Hi Bob, Greetings and I hope things are going well. I was just about to send you a letter today corresponding in a totally different positive manner, but I will save it for now to address an issue that reared its ugly head this morning. This divisive relationship has been going on for two decades. Today, I received another of a long line of “nasty grams" from __. __ sent one earlier this week. The gist, along with all of the appropriate scriptures, and “thoughtful preaching”, is that I (and my current wife) cannot go to heaven because we’re living in sin, with no thought of repentance nor restitution. The charge --- unlawful divorce, followed by unlawful remarriage. The reality is that I petitioned for the divorce due to suffering unrelented severe physical, verbal and emotional abuse, along with her abandonment to work things out. I never laid a hand on her or abused her in any way. Remarriage in their book (the bible) amounts to something like “perpetual adultery”, with the penalty of damnation to hell. Now if that was true that would be a sobering thought --- eternal hell for the “divorce and remarriage evil”. (as per a church tract I received a couple decades ago). Thanks for the “hot tip” you guys. Now I can do A & B and this will no longer be a “hangup”. Bob, I really know this is false, and they quite possibly are in far more danger of the “heat” then they would like to admit to. Such is the sin of self-righteous, judgmental legalism. They mean well, and are looking for an “attaboy” from Jesus, for bringing another rank sinner like myself back from hell to heaven. I was in that church back in 1995, along with my four daughters. Three of my daughters and myself escaped. Soon after leaving I received the “official” disfellowship letter from the church. They stated their righteous reason --- “unfaithful to the church covenant”. I just smiled, torched the letter, while murmuring “good riddance to bad rubbish!” The most unfortunate part here is that one daughter did not escape, but instead ended up marrying a young man who also was a pastor in this very same church. This event coupled with his narcissistic personality was certainly a recipe for disaster, but I was praying for the best despite what I knew to be a toxic church environment (did not yet know, the narcissism component). Well, my speculation, unfortunately, proved true --- they became locked hard into this legalistic program. All this self-righteous, judgmental stuff caused an estrangement between us that made it impossible to have any relationship whatsoever. I heard through the grapevine they quit the church, due to some internal division, but now they opted for what seems like to me is even more sinister ---a “holiness” church. (The name sounds good enough, but “there’s something rotten in Denmark!”). This is what I like to call “religion run amuck”, which unfortunately is par for the course in our Laodicean age, even though they would claim to be red hot for Jesus. No shortage of “angel of light” frauds out there! Thanks, Bob, for helping with my spiritual growth! I’m getting better at “sniffing out” the false teachers and false approaches (it’s a veritable pandemic!). The trouble with them has gotten worse, and I mean a lot worse. [details of abuse omitted] They both need prayer --- for the miracle of being rescued from this toxic brew, swimming in it for over 2 decades. However, I will still believe that “with God all things are possible”.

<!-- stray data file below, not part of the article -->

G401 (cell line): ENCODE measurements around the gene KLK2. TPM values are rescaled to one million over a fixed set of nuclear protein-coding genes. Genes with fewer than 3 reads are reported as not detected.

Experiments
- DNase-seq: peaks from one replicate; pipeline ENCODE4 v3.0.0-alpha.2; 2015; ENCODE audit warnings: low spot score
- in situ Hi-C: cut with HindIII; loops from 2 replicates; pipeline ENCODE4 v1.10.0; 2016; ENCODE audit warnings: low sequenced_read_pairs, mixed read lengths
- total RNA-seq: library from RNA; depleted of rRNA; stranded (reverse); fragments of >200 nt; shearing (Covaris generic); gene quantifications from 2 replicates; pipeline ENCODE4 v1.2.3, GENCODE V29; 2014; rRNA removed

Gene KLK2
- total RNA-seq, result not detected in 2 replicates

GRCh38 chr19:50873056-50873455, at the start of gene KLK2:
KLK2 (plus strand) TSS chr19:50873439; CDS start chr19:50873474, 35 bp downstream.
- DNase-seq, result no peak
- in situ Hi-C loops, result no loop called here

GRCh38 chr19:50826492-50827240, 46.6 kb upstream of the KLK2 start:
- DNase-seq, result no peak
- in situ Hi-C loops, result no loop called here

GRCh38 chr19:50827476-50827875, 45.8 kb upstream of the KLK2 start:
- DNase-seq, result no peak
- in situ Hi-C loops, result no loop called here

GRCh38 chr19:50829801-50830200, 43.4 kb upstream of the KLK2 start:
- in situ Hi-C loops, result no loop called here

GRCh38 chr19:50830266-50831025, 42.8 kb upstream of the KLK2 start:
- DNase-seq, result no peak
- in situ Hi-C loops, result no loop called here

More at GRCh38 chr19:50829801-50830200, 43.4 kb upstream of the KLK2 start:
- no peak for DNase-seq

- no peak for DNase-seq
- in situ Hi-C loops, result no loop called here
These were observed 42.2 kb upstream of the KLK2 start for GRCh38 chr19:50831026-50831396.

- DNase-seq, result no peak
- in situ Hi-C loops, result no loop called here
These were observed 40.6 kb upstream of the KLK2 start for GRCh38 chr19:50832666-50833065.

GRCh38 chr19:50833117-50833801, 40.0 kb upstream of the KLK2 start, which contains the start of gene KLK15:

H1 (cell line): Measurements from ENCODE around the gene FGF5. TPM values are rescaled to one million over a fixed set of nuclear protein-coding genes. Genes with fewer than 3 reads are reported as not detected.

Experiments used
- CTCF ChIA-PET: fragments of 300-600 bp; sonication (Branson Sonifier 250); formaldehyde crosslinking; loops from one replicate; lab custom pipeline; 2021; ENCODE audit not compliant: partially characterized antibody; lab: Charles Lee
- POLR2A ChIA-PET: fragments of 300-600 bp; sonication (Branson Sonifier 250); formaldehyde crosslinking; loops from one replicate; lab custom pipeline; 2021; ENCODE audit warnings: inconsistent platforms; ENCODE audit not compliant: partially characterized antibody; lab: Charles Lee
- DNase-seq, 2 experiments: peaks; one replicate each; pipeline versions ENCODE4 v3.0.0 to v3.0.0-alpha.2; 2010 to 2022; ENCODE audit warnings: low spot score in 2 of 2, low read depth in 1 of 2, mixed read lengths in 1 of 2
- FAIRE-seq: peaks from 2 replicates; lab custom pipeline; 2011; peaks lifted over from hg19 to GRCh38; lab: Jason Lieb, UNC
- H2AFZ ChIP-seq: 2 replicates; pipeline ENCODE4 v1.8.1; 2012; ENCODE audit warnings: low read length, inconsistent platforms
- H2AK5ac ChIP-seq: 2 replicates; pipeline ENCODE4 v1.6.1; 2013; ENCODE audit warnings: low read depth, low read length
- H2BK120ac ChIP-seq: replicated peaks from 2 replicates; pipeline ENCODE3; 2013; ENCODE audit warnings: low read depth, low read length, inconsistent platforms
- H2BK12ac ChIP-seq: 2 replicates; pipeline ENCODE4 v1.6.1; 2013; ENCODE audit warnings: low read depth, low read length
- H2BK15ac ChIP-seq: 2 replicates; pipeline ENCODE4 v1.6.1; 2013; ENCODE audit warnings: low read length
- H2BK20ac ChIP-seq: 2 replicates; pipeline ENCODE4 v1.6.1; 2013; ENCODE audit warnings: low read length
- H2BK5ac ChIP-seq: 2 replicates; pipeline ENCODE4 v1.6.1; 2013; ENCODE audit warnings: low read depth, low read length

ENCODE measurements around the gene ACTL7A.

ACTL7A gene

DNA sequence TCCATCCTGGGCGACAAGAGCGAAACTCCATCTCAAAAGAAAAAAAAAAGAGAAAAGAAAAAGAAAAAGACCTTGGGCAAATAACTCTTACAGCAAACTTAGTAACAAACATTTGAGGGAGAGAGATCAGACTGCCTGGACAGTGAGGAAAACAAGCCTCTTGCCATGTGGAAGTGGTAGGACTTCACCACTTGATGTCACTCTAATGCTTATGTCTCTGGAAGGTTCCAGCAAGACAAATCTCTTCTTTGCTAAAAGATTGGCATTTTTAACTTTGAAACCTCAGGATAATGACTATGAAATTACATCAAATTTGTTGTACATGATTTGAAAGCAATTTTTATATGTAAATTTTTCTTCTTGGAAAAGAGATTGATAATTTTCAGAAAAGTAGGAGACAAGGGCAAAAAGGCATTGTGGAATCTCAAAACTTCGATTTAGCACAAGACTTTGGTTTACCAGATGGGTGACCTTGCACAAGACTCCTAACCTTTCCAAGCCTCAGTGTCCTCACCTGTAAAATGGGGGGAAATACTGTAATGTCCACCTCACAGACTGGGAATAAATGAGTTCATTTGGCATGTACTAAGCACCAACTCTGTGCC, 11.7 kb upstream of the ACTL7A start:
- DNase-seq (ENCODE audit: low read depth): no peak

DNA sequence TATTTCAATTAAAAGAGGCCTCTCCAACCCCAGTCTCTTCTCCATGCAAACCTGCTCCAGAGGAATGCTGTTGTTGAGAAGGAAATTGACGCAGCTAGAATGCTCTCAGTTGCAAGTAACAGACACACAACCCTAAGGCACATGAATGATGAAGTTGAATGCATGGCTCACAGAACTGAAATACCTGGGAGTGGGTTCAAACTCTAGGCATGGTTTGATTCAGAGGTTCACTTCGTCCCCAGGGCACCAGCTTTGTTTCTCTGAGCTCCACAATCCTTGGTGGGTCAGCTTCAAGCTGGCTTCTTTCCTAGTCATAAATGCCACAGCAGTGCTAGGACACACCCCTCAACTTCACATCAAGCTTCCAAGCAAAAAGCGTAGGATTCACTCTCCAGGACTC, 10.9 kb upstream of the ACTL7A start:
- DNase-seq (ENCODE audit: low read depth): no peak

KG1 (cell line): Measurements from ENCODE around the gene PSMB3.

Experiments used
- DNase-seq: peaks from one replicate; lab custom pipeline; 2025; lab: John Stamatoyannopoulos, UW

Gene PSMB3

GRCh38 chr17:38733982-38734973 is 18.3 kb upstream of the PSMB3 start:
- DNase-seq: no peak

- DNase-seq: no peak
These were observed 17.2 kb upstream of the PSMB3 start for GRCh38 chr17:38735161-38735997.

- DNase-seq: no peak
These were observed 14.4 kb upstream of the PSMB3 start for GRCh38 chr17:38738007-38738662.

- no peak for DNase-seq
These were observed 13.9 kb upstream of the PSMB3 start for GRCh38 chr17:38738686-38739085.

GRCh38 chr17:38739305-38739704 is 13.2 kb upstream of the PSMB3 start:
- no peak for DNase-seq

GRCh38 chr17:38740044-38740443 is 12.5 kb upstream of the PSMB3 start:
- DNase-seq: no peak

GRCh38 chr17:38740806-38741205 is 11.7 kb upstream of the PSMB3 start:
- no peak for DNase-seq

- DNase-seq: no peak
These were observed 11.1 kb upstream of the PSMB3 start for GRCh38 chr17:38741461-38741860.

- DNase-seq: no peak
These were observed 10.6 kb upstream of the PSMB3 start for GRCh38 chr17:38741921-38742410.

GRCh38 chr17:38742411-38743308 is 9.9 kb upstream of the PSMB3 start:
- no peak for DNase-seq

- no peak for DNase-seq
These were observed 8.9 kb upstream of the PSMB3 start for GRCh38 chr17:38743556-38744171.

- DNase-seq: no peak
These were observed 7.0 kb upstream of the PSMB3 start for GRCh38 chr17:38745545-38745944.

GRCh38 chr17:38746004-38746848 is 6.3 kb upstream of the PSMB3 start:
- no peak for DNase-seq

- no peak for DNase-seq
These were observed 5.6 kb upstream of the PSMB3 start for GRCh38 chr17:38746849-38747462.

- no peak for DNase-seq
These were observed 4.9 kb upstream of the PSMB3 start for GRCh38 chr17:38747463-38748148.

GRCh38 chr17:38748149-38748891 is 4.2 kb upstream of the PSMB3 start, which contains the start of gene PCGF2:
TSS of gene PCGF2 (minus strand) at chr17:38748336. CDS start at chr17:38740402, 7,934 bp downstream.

Your friend in Jesus,